Data from Gombe Provides New Insights Into Aging

A paper published in this week’s issue of the journal Science suggests that humans and other primates share certain aging patterns that were previously thought to be unique to humans. In addition to uncovering new similarities among primate species, the research findings may ultimately bring us closer to answering such questions as: Why do women live longer than men?

The study detailed in the paper relied on data from long-term research on seven primate species, including the chimpanzees of Gombe National Park in Tanzania. The 50-year behavioral study that Jane Goodall began there continues under the auspices of the Jane Goodall Institute’s (JGI) Gombe Stream Research Center. Data collected in Gombe has produced a wealth of data, all of which is compiled by JGI’s Center for Primate Studies. As one of more than 350 scientific publications based on research at Gombe, this new paper on aging demonstrates the value, once again, of long-term behavioral study of the chimpanzees of Gombe National Park.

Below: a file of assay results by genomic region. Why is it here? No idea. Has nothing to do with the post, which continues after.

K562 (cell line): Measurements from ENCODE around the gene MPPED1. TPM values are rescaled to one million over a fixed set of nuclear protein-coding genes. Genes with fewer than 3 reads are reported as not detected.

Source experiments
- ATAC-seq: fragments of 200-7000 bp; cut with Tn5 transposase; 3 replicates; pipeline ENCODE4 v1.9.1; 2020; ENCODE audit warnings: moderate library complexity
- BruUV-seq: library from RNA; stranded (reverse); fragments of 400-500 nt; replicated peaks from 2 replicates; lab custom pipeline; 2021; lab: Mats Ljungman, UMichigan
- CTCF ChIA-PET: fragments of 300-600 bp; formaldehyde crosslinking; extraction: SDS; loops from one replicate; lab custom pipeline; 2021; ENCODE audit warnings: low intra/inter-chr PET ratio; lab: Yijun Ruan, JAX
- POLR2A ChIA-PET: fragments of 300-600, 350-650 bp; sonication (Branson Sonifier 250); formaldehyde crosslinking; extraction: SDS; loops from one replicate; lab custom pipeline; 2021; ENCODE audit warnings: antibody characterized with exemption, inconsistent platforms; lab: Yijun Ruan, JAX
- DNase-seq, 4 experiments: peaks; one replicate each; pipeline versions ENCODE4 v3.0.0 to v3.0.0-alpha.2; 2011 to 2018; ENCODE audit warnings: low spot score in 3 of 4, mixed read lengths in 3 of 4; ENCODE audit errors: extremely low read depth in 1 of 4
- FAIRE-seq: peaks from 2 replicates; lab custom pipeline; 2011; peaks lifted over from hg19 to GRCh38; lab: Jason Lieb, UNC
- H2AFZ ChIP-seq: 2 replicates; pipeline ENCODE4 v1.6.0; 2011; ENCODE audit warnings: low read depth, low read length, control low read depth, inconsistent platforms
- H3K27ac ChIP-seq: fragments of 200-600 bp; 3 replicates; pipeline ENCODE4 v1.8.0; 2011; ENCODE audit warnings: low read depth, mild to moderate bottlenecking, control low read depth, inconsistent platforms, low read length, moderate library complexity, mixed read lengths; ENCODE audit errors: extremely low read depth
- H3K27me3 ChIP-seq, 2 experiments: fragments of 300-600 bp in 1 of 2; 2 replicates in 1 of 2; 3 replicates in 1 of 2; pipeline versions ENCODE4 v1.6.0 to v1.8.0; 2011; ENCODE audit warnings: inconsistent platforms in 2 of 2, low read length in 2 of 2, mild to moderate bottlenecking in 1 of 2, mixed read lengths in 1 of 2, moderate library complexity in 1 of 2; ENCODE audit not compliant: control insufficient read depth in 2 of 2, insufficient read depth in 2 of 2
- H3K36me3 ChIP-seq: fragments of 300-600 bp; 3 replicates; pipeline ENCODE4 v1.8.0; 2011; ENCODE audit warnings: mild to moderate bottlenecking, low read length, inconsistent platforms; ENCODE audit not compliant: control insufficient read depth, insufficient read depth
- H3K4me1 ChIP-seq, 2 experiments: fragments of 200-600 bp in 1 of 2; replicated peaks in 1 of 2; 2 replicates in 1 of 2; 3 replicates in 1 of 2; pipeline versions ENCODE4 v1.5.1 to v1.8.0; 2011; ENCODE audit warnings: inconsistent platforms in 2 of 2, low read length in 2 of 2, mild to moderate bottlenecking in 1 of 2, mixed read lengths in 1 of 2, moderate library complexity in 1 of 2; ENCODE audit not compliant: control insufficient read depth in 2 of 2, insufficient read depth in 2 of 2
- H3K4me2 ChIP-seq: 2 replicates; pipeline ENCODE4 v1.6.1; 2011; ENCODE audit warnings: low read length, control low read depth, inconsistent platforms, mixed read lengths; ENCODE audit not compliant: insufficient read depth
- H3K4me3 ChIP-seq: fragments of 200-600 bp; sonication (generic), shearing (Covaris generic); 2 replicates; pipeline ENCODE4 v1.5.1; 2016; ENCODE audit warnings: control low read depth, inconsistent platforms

Read the paper’s abstract
Read the press release about the paper

For more information, please contact Dr. Anne Pusey at Duke University.



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